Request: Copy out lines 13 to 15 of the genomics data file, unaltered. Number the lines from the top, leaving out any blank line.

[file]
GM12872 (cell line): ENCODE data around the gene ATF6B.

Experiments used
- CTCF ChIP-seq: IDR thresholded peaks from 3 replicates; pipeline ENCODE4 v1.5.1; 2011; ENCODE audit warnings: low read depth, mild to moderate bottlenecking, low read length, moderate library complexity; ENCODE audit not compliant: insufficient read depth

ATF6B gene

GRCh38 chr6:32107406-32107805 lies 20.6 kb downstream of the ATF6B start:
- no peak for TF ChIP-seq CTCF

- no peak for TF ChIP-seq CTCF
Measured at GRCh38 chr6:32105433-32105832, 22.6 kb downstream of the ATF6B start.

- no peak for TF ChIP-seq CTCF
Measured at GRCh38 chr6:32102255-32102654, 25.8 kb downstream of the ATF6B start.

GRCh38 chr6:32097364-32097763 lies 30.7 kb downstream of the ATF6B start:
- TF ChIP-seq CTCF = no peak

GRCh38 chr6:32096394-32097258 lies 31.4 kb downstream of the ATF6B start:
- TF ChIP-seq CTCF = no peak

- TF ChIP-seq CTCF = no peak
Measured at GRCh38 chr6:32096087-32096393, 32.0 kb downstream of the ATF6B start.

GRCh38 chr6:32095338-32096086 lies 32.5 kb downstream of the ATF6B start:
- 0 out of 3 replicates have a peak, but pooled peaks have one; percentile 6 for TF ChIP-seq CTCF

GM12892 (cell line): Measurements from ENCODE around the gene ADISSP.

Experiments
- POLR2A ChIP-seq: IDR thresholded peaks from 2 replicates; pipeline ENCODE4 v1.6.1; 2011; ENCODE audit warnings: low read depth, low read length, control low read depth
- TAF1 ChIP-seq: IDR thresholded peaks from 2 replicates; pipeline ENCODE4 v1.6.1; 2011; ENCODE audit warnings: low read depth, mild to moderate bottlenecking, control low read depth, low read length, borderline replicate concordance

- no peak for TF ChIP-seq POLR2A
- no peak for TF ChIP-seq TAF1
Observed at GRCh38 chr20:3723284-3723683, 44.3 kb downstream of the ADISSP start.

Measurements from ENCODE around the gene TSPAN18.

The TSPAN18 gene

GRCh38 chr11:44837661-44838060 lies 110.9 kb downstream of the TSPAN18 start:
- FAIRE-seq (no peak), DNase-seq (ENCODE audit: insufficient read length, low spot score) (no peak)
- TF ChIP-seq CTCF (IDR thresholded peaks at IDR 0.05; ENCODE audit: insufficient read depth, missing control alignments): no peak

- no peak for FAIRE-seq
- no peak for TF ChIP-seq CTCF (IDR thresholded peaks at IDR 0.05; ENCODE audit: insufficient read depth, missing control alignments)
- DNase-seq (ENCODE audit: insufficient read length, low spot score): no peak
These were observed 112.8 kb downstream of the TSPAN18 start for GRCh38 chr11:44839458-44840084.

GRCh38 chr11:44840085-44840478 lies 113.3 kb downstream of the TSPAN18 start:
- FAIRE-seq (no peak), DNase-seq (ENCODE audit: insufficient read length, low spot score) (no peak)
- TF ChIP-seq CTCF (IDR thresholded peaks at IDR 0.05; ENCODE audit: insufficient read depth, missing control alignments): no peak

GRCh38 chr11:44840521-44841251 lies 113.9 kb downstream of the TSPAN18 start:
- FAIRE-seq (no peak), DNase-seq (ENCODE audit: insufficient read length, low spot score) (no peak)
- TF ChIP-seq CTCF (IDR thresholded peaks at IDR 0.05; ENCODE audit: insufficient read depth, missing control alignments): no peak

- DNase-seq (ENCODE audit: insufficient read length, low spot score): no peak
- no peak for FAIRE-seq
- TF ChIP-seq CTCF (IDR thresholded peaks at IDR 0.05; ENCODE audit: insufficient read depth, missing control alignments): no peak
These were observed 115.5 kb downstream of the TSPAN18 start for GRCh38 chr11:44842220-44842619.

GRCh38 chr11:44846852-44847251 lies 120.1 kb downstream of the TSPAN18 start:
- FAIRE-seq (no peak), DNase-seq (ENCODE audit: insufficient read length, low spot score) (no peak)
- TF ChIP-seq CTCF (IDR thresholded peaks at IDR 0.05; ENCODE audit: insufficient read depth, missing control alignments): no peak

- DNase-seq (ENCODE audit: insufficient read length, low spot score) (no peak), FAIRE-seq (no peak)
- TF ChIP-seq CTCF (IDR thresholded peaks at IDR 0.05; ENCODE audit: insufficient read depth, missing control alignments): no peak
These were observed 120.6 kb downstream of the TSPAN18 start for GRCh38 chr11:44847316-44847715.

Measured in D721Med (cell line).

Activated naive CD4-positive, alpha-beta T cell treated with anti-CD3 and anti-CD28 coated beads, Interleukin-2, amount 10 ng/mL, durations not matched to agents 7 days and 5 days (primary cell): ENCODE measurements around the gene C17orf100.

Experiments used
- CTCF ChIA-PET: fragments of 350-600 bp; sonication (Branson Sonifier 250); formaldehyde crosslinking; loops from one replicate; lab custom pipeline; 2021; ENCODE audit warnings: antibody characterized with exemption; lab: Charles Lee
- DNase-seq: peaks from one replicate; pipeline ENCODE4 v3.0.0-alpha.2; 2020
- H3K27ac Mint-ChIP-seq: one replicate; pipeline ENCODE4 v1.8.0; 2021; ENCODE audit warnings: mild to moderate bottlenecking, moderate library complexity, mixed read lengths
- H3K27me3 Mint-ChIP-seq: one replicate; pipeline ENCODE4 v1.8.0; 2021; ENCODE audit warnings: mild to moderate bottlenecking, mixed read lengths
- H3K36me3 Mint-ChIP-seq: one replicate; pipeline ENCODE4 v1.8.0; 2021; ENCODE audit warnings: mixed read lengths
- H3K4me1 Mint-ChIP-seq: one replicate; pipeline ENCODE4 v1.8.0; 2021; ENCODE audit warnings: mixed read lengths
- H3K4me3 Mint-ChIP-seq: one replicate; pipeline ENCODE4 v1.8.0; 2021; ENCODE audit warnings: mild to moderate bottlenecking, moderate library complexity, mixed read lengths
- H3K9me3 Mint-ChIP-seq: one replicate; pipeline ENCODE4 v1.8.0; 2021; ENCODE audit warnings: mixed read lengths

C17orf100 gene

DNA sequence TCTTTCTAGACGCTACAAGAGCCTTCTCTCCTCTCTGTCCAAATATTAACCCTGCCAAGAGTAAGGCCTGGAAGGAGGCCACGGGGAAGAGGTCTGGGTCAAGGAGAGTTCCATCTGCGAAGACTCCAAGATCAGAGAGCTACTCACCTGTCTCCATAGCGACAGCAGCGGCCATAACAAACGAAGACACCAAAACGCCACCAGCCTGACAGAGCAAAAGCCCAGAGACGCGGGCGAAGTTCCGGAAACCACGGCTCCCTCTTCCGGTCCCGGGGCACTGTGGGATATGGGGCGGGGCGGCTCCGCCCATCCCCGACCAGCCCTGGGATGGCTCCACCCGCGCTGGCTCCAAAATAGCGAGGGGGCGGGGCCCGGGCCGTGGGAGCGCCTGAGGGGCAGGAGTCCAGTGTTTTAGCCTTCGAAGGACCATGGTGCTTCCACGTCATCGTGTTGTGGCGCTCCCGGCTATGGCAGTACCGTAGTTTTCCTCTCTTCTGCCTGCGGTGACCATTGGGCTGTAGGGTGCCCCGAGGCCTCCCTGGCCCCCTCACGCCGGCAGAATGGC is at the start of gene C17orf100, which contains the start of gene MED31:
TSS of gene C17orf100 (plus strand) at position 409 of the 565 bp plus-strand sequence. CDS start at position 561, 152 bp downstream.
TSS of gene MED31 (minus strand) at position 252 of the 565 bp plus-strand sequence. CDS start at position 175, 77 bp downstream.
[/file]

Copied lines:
GRCh38 chr6:32096394-32097258 lies 31.4 kb downstream of the ATF6B start:
- TF ChIP-seq CTCF = no peak

- TF ChIP-seq CTCF = no peak